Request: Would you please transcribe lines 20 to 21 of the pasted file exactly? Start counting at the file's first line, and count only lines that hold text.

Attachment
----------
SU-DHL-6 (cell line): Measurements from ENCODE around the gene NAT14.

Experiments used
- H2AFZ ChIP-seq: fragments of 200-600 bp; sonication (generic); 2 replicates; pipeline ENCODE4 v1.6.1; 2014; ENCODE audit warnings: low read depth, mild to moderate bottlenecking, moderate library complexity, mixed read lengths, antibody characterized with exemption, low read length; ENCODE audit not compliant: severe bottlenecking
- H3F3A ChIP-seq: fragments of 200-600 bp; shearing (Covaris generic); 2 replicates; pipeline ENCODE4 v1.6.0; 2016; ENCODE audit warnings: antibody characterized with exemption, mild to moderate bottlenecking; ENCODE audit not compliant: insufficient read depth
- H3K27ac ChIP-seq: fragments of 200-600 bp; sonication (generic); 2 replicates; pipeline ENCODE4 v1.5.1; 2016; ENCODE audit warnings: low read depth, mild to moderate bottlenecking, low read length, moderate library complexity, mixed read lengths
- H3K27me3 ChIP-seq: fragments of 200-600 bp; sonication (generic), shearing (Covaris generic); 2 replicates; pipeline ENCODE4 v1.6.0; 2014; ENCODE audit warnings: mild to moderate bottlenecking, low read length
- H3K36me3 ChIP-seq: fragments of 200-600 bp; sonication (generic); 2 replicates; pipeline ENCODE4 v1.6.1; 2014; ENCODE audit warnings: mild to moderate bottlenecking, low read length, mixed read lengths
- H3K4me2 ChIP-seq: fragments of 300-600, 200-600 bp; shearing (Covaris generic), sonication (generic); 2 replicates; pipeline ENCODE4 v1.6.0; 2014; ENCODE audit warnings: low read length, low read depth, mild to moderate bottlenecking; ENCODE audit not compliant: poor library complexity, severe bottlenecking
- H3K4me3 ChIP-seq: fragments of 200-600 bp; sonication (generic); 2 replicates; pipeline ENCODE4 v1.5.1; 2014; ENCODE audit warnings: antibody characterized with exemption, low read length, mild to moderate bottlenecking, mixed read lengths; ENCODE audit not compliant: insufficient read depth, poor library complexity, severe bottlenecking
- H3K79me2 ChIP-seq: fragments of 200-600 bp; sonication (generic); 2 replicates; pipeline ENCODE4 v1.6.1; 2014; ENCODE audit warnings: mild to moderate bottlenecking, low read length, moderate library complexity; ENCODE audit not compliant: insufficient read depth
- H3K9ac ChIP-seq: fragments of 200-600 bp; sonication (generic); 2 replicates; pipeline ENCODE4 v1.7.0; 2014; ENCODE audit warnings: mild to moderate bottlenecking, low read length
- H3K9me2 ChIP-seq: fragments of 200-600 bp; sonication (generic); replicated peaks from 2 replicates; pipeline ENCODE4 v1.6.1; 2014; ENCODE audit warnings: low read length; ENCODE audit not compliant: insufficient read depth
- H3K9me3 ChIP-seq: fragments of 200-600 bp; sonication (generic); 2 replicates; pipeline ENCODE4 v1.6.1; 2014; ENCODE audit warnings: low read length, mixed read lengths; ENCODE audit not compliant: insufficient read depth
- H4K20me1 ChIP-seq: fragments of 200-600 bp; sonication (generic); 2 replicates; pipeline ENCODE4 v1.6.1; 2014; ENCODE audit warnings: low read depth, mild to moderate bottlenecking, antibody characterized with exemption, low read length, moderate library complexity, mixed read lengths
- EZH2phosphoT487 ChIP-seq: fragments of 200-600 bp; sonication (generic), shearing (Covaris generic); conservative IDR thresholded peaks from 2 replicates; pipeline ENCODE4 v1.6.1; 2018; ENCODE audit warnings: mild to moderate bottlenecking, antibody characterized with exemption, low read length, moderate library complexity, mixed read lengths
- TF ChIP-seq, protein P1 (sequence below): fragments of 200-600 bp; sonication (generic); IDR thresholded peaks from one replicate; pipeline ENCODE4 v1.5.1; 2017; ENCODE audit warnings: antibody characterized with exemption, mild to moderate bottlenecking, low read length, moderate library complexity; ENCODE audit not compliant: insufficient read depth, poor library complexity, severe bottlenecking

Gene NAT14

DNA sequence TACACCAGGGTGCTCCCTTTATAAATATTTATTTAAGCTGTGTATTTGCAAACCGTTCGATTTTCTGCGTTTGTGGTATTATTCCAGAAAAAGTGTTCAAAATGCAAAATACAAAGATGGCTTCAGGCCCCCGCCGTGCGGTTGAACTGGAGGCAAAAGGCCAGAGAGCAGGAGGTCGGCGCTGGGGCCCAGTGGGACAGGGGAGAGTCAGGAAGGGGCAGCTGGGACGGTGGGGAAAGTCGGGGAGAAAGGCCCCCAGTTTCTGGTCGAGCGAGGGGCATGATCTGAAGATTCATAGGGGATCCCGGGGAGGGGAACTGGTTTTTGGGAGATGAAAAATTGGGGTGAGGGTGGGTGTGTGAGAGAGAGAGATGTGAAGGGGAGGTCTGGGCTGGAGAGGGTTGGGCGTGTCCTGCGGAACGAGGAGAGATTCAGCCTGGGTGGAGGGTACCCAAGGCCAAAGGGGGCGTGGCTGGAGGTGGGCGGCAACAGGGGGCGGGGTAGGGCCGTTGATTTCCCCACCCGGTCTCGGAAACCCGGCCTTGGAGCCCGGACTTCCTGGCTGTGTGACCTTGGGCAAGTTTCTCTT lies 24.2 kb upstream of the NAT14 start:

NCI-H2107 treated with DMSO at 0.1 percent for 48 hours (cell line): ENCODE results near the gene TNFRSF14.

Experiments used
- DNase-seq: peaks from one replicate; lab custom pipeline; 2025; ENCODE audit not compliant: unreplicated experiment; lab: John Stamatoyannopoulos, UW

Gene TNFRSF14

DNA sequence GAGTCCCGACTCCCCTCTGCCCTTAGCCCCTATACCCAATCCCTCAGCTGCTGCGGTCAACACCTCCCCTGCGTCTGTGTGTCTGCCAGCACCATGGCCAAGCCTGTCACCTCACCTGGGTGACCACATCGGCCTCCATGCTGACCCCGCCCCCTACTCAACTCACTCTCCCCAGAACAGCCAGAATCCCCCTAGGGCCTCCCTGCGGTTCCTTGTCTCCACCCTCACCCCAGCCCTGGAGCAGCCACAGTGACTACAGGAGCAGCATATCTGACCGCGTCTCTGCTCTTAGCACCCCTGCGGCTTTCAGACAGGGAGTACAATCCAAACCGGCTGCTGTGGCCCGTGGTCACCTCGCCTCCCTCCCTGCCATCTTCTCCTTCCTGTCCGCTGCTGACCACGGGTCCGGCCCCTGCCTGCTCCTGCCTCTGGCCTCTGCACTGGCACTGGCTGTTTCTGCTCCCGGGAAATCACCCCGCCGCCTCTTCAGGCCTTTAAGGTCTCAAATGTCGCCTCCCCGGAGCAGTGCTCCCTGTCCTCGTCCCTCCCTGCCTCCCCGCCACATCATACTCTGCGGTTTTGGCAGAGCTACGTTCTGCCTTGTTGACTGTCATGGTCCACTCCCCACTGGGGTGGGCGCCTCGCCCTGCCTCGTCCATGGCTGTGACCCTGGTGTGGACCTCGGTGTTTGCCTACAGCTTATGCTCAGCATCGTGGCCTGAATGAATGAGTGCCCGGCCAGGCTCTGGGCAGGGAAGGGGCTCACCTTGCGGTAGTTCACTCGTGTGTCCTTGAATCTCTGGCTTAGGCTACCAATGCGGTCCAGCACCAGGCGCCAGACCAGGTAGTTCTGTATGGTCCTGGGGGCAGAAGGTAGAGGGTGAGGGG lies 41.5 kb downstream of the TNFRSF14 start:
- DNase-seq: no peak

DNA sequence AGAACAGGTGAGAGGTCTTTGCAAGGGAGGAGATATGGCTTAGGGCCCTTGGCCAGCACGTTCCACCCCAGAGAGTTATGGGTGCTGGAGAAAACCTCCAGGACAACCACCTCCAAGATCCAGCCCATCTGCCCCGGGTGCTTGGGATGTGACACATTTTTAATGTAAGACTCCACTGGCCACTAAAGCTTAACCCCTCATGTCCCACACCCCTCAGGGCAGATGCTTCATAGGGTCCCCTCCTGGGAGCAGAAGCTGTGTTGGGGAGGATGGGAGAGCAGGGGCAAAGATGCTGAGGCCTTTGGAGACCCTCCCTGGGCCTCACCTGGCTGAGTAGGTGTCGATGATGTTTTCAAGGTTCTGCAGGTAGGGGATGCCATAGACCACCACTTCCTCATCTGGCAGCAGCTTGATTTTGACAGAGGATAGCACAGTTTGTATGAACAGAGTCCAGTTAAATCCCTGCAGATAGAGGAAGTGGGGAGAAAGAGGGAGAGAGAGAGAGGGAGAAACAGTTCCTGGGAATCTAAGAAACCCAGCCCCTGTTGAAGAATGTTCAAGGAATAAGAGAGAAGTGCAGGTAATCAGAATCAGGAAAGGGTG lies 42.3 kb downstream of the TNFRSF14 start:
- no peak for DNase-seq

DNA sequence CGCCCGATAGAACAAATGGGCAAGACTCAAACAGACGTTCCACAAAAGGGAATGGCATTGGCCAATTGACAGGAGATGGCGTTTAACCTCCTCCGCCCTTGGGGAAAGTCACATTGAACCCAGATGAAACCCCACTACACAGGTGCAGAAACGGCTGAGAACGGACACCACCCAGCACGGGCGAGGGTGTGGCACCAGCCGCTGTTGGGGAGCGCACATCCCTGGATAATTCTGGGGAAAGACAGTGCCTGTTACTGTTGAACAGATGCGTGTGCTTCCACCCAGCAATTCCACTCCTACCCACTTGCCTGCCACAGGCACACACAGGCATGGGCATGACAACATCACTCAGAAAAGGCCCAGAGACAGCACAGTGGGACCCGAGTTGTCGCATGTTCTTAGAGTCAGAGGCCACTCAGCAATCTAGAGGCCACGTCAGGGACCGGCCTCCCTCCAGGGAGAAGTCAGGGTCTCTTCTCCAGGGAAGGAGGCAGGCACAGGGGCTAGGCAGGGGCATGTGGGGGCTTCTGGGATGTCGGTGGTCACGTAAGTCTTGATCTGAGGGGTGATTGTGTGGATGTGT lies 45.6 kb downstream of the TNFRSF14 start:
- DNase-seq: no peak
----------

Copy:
Experiments used
- DNase-seq: peaks from one replicate; lab custom pipeline; 2025; ENCODE audit not compliant: unreplicated experiment; lab: John Stamatoyannopoulos, UW